Reviewed by Drew Ninnis.
Country: United Kingdom
Director: Clio Barnard
Screenplay: Clio Barnard. Inspired by Oscar Wilde's ‘The Selfish Giant.’
Runtime: 91 minutes.
Cast: Conner Chapman, Shaun Thomas, Sean Gilder, Lorraine Ashbourne.
Plot: Friends Arbor and Swifty are expelled from their local school, after a run-in with bullies. Arbor wants to make some cash, and help his troubled family, by working for local scrap merchant and criminal named Kitten; Swifty is more interested in training and racing Kitten’s horses. Taking advantage of their naïveté, Kitten uses the boys to collect scrap and make money through illegal means. When Arbor is cheated, both boys resort to dangerous means with tragic consequences.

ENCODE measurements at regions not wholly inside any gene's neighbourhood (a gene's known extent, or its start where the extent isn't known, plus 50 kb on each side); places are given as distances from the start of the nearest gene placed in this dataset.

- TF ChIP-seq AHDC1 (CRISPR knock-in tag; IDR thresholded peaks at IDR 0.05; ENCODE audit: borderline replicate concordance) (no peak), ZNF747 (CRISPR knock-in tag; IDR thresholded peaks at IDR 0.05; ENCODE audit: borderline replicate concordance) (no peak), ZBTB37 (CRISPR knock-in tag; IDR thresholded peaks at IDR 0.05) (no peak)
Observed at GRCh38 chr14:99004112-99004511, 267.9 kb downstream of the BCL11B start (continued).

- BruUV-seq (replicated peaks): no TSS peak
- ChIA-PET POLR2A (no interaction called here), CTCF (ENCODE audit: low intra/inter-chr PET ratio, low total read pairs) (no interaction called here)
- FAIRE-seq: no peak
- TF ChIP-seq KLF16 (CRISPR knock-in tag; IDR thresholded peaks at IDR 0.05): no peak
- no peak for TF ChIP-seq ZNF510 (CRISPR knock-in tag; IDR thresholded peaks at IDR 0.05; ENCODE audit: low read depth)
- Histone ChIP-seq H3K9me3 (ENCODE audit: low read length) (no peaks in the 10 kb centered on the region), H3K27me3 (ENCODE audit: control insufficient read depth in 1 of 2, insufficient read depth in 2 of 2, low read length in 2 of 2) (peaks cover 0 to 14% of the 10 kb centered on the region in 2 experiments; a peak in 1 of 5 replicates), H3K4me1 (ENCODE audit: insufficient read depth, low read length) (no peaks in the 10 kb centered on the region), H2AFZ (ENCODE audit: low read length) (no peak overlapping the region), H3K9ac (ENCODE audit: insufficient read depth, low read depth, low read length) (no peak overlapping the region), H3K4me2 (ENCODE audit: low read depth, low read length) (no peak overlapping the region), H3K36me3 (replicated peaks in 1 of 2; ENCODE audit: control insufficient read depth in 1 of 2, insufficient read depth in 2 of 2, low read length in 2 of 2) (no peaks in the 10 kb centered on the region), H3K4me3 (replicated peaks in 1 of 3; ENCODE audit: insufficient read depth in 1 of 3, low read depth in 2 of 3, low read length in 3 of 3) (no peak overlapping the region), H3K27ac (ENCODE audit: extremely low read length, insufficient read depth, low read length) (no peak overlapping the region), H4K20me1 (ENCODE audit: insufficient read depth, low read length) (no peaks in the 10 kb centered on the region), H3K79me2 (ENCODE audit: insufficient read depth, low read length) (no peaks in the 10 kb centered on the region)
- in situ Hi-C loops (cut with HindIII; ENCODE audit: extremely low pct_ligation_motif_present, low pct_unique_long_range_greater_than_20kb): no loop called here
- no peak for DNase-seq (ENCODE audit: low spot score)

Review: It may not dawn on the audience, the first time they view The Selfish Giant, that they are witnessing a great event in contemporary drama. On a first viewing, the achievements of the film seem modest – documenting, like many other films, the hardships of working families in the United Kingdom through the eyes of two young boys. Writer-director Clio Barnard exhibits a light touch in following the passions of the two boys – wilful, angry Arbor and his quest to make money; gentle, troubled Swifty and his love of horses – while passing through the usual elements of troubled families, debt, limited opportunities, an uncaring schooling system, and harsh bullying. The story, loosely based on Oscar Wilde’s short story, seems limited in its ambitions until it reaches its tragic dénouement and devastates the audience. I felt like I had been punched in the stomach; and even now, days after seeing the film, I still replay that critical scene in my mind. The whole film crystallises around that point and reveals itself to be a work of patient, quiet genius.